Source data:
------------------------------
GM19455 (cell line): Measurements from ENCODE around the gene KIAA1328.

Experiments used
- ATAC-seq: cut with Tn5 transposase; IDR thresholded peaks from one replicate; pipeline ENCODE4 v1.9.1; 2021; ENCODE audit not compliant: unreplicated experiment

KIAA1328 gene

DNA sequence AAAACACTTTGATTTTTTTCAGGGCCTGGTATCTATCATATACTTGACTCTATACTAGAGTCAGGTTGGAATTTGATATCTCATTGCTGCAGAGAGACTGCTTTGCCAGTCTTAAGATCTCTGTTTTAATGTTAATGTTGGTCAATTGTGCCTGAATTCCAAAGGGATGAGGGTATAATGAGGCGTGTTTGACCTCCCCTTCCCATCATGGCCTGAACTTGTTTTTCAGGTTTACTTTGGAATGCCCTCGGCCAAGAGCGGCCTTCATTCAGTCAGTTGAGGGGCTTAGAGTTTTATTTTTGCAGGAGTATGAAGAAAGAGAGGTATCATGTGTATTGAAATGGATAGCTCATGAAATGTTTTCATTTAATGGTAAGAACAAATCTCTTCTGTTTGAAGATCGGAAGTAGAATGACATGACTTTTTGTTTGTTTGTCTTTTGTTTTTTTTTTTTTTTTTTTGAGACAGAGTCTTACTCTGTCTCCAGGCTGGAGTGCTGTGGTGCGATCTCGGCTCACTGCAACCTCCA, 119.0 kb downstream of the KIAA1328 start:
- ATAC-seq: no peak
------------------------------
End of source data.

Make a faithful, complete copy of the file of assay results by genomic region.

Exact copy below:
GM19455 (cell line): Measurements from ENCODE around the gene KIAA1328.

Experiments used
- ATAC-seq: cut with Tn5 transposase; IDR thresholded peaks from one replicate; pipeline ENCODE4 v1.9.1; 2021; ENCODE audit not compliant: unreplicated experiment

KIAA1328 gene

DNA sequence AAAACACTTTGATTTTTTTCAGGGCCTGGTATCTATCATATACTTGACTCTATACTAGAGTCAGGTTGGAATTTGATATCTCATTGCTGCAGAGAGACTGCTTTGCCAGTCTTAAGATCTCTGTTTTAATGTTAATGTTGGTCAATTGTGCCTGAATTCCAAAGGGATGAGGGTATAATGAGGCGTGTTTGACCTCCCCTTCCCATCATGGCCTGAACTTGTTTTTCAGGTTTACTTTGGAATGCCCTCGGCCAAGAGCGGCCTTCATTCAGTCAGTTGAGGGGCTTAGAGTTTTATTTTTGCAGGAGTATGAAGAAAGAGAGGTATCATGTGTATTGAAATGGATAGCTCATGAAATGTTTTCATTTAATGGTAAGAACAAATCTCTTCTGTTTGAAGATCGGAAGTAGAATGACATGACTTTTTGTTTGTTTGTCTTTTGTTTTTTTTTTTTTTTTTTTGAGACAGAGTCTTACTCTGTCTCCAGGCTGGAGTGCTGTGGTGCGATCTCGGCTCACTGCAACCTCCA, 119.0 kb downstream of the KIAA1328 start:
- ATAC-seq: no peak